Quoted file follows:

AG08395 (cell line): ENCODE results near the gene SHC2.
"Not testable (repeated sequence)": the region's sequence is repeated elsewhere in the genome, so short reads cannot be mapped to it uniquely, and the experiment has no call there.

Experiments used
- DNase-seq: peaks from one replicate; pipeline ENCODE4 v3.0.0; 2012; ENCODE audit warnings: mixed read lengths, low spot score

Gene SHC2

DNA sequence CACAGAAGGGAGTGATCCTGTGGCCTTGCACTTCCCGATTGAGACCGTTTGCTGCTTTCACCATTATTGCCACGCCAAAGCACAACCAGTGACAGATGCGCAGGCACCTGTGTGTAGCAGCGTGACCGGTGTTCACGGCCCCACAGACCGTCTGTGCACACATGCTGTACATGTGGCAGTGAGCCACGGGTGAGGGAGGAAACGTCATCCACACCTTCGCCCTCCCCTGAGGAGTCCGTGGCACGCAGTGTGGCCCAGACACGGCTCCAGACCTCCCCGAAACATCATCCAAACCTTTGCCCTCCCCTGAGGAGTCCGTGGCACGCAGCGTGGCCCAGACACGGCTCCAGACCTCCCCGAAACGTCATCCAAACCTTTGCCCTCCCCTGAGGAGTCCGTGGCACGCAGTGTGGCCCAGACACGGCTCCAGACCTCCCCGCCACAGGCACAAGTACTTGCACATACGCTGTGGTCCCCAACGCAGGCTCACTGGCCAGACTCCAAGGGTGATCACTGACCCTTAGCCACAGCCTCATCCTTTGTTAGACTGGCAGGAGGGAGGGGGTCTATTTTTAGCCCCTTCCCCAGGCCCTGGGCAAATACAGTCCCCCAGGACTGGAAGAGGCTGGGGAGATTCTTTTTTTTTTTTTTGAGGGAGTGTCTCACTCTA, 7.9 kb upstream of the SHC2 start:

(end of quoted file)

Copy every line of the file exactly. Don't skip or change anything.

AG08395 (cell line): ENCODE results near the gene SHC2.
"Not testable (repeated sequence)": the region's sequence is repeated elsewhere in the genome, so short reads cannot be mapped to it uniquely, and the experiment has no call there.

Experiments used
- DNase-seq: peaks from one replicate; pipeline ENCODE4 v3.0.0; 2012; ENCODE audit warnings: mixed read lengths, low spot score

Gene SHC2

DNA sequence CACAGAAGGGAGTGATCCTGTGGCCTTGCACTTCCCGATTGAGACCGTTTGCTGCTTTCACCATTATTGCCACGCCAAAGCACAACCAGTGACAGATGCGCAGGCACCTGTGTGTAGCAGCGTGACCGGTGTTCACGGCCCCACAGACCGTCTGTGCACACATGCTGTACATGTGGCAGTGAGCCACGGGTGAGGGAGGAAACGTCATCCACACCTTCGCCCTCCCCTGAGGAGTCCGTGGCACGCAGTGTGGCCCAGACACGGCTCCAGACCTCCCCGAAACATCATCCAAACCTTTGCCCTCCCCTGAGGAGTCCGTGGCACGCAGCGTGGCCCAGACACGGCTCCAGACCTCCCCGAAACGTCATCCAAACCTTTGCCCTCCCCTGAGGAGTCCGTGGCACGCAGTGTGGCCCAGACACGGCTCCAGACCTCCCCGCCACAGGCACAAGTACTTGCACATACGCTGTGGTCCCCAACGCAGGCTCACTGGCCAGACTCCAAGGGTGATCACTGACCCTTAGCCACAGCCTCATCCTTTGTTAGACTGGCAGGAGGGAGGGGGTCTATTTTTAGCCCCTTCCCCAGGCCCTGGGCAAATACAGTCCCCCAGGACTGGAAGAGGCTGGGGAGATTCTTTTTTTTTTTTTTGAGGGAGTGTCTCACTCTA, 7.9 kb upstream of the SHC2 start: